Top Networking Trends of 2013: The Good, The Bad

By Jack Rosenberger  |  Posted 11-07-2013
Man fixing server, data center

Top Networking Trends of 2013: The Good, The Bad

By Jack Rosenberger

The top networking trends of 2013 include larger budgets, the continued rollout and expansion of wireless networks, and the return of security as the top pain point for network managers, according to the new TheInfoPro’s Networking Study. Other hot topics include unified communications, network access control and the rollout of mobile device management solutions.

Published by 451 Research, TheInfoPro’s Network Study is based on 155 in-depth interviews with IT professionals and other key decision-makers at medium and large enterprises.

Among the study’s trends are:

  • 38 percent of respondents plan to increase spending in 2014, while 27 percent plan to decrease spending;
  • Security (22 percent) is the top networking pain point, followed by capacity (19 percent), budget (18 percent), network monitoring (13 percent) and wireless (12 percent);
  • Wireless rollout, expansion and upgrade (25 percent) is the top networking project, followed by core upgrade (14 percent), switch upgrade (14 percent), technology refresh (12 percent) and data center expansion (12 percent).

The report’s author, Daniel Kennedy, research director for networking and information security, spoke with CIO Insight about the study, software-defined networking, CIOs and IT project approval, and networking security and budget advice.

What does this study mean for CIOs?
"In general, for me, having previously been a CSO at a hedge fund, the study validates a lot of decision-making. At trade shows and conferences, you hear about what you should be doing 1-2 years down the road and, with vendors, the information you receive is appropriately self-serving, but this study is useful because it can provide validation for CIOs’ decision-making. If you’re thinking about implementing unified communications, this study enables you to say, ‘We also need to be implementing unified communications because half of the companies our size are doing it.’ "

Which results surprised you?
"I was a little surprised by the growth of wireless. I had thought wireless’s growth would abate, but it won’t this year or next year. CIOs will be investing in everything wireless, from inventory controls to meat-and-potatoes networking gear. I was curious to see how enterprises are adopting software-defined networking (SDN). The adoption rate is low, with most enterprises waiting to see how their provider, primarily Juniper and Cisco, will package SDN. What is the tipping point? Presently, we have a few firms doing SDN implementation. I don’t see the tipping point happening in 2014, but we’ll see higher adoption in 2015."

Security remains a top networking issue. What’s your security advice for enterprises?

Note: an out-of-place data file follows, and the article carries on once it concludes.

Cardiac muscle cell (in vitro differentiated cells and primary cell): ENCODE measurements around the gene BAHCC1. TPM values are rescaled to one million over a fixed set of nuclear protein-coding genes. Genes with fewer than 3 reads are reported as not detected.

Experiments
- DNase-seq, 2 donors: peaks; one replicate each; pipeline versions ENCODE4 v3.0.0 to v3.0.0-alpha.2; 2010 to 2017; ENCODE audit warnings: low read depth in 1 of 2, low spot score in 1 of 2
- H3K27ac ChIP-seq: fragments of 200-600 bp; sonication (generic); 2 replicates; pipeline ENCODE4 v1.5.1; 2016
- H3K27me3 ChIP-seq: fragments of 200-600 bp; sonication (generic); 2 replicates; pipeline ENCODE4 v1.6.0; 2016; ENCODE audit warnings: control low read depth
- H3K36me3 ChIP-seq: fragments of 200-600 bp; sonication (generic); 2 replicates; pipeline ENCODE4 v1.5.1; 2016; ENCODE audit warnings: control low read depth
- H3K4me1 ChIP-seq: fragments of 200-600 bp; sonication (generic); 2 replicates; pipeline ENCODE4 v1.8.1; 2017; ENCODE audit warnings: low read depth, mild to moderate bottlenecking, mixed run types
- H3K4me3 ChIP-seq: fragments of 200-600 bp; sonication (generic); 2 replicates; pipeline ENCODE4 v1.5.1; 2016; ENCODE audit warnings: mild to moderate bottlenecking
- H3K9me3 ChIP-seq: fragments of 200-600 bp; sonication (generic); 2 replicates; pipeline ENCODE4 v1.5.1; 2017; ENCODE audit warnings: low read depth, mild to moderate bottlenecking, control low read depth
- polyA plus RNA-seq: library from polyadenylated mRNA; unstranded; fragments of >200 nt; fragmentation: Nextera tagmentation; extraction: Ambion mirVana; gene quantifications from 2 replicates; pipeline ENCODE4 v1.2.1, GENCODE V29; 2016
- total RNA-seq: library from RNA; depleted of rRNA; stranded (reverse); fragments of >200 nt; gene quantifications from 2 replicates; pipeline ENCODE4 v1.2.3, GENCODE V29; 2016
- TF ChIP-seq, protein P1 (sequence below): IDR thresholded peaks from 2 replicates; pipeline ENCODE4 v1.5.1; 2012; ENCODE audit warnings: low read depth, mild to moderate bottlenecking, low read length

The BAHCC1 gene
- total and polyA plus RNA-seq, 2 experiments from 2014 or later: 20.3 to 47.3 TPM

"Some aspect of information security will always be in catch-up mode, and that isn't unreasonable; people will invest in creating a problem before anyone invests in creating a solution. This year was one of incredible growth for Mobile Device Management (MDM) in reaction to Bring Your Own Device (BYOD). Where this goes next year is worth watching. Certainly, some of the usability limits of MDM are becoming apparent to those we interviewed, who are now seeking better protections around the data itself. Will MDM providers with their early lead become like anti-virus and begin to offer complementary solutions? Which alternate mobile security options will take hold?

“I am concerned about the double-edged sword of compliance. Demonstrated compliance should be the output of a successful security program, not its primary input. Operationally, security is fairly weak in many organizations, based largely around resource constraints and finding the right talent. I remain concerned that, organizationally, the lead security manager is rarely senior enough to be a strategic leader within these firms, leading to incredible difficulties not in getting funding but getting the right projects funded based on the risk profile of the firm."

Top Networking Trends of 2013: The Good, The Bad

In terms of networking, what should CIOs be doing that they’re not doing? 
"I think it is difficult for IT to accurately show ROI for the technically complex meat-and-potatoes work they do every day, upgrading equipment and the like. There is some fuzzy math involved many times in creating an individual ROI for technology investments; we have to work on generating a better balance between appropriate communication with our business counterparts and moving forward with a strong security strategy. The business side shouldn't need to approve every IT project; there has to be some reliance on the technical sophistication and proper decision-making of the CIO."

Do you have any networking budget advice for CIOs?
"Yes, CIOs need to increase their budget in order to be competitive. Cost containment is always important, but it is not the key issue now. During the economic downturn the cost-cutters made their hay, but in general it's a career-limiting move. As a CIO, you have to deliver value.

"CIOs need to concentrate on their core investments. Networking equipment is only good for five years. You need general refreshes, like core upgrades. Also, CIOs need to look at wireless, unified communications and videoconferencing, if they’re not doing so already. You have to get behind these three technologies and demonstrate how they can enable the business."

About the Author

Jack Rosenberger is the managing editor of CIO Insight. You can follow him on Twitter via @CIOInsight. You can read his previous CIO Insight article, “Turning Ideas Into Innovations,” by clicking here.